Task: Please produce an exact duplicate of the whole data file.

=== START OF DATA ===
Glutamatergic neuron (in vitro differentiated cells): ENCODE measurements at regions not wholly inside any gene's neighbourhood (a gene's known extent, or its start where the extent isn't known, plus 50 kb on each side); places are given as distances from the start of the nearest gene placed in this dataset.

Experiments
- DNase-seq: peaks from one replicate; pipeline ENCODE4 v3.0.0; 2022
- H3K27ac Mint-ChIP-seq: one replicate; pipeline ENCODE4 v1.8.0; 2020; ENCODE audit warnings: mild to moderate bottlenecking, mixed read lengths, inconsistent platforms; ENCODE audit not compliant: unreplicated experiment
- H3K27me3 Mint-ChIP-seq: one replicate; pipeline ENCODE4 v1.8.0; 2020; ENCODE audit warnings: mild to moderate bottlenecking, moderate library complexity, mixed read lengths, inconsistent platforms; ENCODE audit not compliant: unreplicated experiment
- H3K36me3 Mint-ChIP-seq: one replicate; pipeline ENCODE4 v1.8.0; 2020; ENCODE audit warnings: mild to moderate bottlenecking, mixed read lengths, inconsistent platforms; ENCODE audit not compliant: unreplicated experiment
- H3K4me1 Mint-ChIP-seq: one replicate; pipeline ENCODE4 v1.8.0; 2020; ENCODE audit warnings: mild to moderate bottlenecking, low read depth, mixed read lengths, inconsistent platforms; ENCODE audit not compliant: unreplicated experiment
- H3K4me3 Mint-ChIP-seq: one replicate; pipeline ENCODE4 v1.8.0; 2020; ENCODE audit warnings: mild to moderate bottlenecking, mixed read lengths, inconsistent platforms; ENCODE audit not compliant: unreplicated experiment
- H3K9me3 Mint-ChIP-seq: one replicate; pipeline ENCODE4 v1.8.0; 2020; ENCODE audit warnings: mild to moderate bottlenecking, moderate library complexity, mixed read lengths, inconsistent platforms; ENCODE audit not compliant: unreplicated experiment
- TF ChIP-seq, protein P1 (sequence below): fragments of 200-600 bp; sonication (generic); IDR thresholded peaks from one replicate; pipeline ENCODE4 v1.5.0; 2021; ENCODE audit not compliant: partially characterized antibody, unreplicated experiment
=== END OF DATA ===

Glutamatergic neuron (in vitro differentiated cells): ENCODE measurements at regions not wholly inside any gene's neighbourhood (a gene's known extent, or its start where the extent isn't known, plus 50 kb on each side); places are given as distances from the start of the nearest gene placed in this dataset.

Experiments
- DNase-seq: peaks from one replicate; pipeline ENCODE4 v3.0.0; 2022
- H3K27ac Mint-ChIP-seq: one replicate; pipeline ENCODE4 v1.8.0; 2020; ENCODE audit warnings: mild to moderate bottlenecking, mixed read lengths, inconsistent platforms; ENCODE audit not compliant: unreplicated experiment
- H3K27me3 Mint-ChIP-seq: one replicate; pipeline ENCODE4 v1.8.0; 2020; ENCODE audit warnings: mild to moderate bottlenecking, moderate library complexity, mixed read lengths, inconsistent platforms; ENCODE audit not compliant: unreplicated experiment
- H3K36me3 Mint-ChIP-seq: one replicate; pipeline ENCODE4 v1.8.0; 2020; ENCODE audit warnings: mild to moderate bottlenecking, mixed read lengths, inconsistent platforms; ENCODE audit not compliant: unreplicated experiment
- H3K4me1 Mint-ChIP-seq: one replicate; pipeline ENCODE4 v1.8.0; 2020; ENCODE audit warnings: mild to moderate bottlenecking, low read depth, mixed read lengths, inconsistent platforms; ENCODE audit not compliant: unreplicated experiment
- H3K4me3 Mint-ChIP-seq: one replicate; pipeline ENCODE4 v1.8.0; 2020; ENCODE audit warnings: mild to moderate bottlenecking, mixed read lengths, inconsistent platforms; ENCODE audit not compliant: unreplicated experiment
- H3K9me3 Mint-ChIP-seq: one replicate; pipeline ENCODE4 v1.8.0; 2020; ENCODE audit warnings: mild to moderate bottlenecking, moderate library complexity, mixed read lengths, inconsistent platforms; ENCODE audit not compliant: unreplicated experiment
- TF ChIP-seq, protein P1 (sequence below): fragments of 200-600 bp; sonication (generic); IDR thresholded peaks from one replicate; pipeline ENCODE4 v1.5.0; 2021; ENCODE audit not compliant: partially characterized antibody, unreplicated experiment